One shareholder questions whether the R2 billion cannabis “immune-booster” orders the liquidated group claims to have had, were actually just a ploy to raise cash and that the investment community has been conned.
Angry Nutritional Holdings shareholders, who’ve seen the value of their investment in the JSE company evaporate, have accused the board of misleading them. Nutritional Holdings was put into final liquidation on 2 August 2022 and even though directors are trying to get the order reversed, it’s unlikely that the business will survive.
The company said in a SENS statement on 9 August 2022 that the liquidation papers had indeed been served on the company’s registered Durban head office – but it had been vacated and since burnt down! It also claims there were other technical issues which would render the judgement invalid.
However, even if the company sorts out the mess, it has no immediate prospect of revenue. Its subsidiary, Ukukusela, which claimed to have large orders to provide cannabis-related supplements to German and Japanese firms, has not yet been granted a SAHPRA license, and its dry-foods business, selling milk powders and porridge to prisons and school hostels, is unprofitable.
Ukukusela initially claimed to have a cultivation license in Lesotho, but the company said earlier this year that it was applying for a SAHPRA license with the assistance of Alvero. However, no detail has since emerged, Ukukusela is not operating and the company never gave details about where it sourced its cannabis, who its German and Japanese buyers might be, what the supplement was called and where it was produced.
Shareholders vented their frustration to Business Live on 11 August 2022. .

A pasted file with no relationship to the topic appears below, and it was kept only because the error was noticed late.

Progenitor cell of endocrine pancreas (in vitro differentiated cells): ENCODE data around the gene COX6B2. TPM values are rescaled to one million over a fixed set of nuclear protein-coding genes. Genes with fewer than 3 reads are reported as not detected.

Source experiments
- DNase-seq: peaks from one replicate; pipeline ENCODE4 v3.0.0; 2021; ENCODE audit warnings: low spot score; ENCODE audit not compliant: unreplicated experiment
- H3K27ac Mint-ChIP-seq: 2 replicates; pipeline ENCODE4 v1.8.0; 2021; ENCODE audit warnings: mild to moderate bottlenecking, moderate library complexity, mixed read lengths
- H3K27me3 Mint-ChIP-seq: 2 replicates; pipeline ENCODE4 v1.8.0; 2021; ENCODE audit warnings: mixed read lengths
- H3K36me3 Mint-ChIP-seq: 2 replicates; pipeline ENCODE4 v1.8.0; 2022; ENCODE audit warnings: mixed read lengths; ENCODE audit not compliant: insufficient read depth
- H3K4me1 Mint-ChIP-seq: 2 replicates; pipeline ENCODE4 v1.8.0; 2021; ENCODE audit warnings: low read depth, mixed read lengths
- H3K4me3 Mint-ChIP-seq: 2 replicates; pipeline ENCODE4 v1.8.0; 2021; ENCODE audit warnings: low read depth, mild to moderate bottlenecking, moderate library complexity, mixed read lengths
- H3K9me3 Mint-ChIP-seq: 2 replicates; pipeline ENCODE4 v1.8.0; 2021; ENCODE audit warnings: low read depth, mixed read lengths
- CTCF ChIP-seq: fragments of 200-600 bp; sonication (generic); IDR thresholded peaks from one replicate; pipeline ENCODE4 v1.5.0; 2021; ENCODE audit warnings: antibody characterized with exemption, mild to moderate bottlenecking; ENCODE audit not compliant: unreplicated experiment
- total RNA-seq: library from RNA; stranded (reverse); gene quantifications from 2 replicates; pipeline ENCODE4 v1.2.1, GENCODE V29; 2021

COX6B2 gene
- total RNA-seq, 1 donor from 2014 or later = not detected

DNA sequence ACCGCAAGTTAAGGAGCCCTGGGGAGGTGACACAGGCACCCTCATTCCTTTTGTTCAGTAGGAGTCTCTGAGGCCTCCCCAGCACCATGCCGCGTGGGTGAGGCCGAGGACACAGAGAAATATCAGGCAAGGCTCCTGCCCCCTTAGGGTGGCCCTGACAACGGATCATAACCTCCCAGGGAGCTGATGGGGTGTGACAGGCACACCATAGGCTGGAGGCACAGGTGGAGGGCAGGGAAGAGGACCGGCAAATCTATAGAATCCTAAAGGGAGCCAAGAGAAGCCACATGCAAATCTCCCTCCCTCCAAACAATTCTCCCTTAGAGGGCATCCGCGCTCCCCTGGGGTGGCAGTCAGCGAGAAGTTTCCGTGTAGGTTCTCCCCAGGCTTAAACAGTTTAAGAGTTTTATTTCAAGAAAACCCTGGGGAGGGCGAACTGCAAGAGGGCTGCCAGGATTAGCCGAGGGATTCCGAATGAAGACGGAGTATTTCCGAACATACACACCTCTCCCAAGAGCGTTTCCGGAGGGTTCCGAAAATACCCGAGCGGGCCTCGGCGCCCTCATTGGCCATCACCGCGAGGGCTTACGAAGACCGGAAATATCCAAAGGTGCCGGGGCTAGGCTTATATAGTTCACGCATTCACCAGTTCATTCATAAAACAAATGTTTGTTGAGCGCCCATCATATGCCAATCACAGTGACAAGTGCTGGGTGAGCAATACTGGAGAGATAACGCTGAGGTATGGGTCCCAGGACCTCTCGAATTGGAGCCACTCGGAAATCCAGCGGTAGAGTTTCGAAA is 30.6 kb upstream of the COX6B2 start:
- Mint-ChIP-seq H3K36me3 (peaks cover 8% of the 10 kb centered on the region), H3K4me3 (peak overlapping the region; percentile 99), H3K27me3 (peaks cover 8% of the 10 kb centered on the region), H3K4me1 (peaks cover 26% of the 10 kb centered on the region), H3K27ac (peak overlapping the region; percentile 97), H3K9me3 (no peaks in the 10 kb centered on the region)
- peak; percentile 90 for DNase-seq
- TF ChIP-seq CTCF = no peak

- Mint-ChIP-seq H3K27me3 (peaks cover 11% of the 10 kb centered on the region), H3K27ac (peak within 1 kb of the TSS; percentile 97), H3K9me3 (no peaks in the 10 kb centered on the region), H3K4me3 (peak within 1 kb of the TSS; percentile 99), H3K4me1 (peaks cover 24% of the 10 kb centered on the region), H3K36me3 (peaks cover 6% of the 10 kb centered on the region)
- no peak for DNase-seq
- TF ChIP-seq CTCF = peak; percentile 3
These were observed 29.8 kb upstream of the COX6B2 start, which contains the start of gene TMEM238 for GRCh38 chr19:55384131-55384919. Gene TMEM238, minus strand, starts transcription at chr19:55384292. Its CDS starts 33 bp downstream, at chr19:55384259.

Retail investor Junior Smith told reporter Katharine Child that he had spent months last year trying to contact the CEO and former chair, and says the firm will not survive.
“We as shareholders of Nutritional Holdings are angry. We’ve been misled by each and every member of the board which has not done their job.
“I’ve tried to hold them accountable. I’ve spoken to the JSE numerous times and yet we’re in this position.”
Another retail investor said: “I feel really disappointed and deceived by the management of Nutritional Holdings. The news regarding the contracts worth R2bn with companies in Germany and Japan was the reason for acquiring shares in Nutritional Holdings as it seemed to have a lot of upside potential.
“This all seems to have been a lie to dupe potential investors into buying shares in the company.”
This disgruntled investor is still wondering whether the company ever had foreign buyers for its supplement.
Nutritional Holdings was suspended from the JSE in 2021 for failing to produce proper financial statements. At the time the stock’s market capitalization was R6,7 million, with the share price having plummeted 96% from its high of 25c. Shares were last trading at less than a cent.
The 1c stock’s last market cap stood at R6.7m before it was suspended from the JSE in 2021, having lost 96% of its value. That year the company faced multiple leadership changes, with the CEO, CFO and various directors quitting, and it went through three corporate sponsors.
While it was always a penny stock and speculative, there were many warning signs that should have scared shareholders: the revolving door of directors; an inability to raise money through bank financing; and unclear updates. These all gave no sense of the company’s businesses and how it was earning money.